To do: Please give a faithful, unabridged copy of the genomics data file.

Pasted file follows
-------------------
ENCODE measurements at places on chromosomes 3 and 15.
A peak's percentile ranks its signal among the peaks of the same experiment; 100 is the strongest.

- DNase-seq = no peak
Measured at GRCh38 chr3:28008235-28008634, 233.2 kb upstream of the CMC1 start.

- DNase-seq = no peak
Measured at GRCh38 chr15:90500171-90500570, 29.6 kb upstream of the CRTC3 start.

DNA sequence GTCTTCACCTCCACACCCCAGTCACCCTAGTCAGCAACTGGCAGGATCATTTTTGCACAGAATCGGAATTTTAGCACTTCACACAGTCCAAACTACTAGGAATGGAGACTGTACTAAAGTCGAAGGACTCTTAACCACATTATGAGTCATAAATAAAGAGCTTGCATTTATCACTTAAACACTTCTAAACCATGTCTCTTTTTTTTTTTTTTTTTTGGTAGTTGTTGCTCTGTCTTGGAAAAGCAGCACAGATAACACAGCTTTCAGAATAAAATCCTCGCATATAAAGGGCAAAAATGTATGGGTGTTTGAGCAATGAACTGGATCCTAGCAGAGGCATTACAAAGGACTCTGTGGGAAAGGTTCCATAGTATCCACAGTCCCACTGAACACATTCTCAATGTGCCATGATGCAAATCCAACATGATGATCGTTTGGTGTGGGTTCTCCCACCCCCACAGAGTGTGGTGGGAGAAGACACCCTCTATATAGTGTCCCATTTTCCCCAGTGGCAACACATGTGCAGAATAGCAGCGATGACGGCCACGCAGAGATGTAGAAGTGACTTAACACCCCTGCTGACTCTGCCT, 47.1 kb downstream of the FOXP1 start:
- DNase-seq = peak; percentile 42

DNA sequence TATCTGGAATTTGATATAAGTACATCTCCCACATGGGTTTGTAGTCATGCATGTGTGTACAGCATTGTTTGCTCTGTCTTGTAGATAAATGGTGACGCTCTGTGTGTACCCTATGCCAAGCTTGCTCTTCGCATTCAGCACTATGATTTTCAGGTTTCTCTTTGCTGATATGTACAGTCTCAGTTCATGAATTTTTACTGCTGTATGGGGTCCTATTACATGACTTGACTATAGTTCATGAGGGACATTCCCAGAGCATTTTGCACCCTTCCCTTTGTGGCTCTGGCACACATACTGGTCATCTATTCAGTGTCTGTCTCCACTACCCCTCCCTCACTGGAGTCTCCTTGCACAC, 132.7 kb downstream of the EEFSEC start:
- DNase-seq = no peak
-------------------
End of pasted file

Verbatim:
ENCODE measurements at places on chromosomes 3 and 15.
A peak's percentile ranks its signal among the peaks of the same experiment; 100 is the strongest.

- DNase-seq = no peak
Measured at GRCh38 chr3:28008235-28008634, 233.2 kb upstream of the CMC1 start.

- DNase-seq = no peak
Measured at GRCh38 chr15:90500171-90500570, 29.6 kb upstream of the CRTC3 start.

DNA sequence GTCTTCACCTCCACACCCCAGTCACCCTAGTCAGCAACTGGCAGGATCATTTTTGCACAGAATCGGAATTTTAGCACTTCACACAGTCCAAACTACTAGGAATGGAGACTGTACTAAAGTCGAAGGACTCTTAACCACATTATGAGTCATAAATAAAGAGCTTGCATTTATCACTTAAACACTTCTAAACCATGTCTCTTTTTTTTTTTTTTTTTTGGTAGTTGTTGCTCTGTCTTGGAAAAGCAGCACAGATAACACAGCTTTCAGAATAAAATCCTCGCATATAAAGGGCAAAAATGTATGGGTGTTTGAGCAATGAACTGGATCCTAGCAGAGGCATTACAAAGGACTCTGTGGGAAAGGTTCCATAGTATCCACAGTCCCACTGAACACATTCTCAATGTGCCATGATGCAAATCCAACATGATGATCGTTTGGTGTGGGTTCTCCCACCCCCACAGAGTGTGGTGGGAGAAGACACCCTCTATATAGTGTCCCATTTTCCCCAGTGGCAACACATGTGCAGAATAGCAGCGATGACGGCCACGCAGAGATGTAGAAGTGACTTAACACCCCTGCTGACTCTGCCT, 47.1 kb downstream of the FOXP1 start:
- DNase-seq = peak; percentile 42

DNA sequence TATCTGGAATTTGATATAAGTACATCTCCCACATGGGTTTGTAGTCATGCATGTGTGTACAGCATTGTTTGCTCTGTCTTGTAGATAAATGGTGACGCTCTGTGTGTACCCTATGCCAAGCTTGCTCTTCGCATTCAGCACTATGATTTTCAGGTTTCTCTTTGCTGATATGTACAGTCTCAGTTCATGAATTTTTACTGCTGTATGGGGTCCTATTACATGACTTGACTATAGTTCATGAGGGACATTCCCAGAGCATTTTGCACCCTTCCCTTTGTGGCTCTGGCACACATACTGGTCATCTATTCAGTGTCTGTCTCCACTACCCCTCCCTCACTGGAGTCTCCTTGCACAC, 132.7 kb downstream of the EEFSEC start:
- DNase-seq = no peak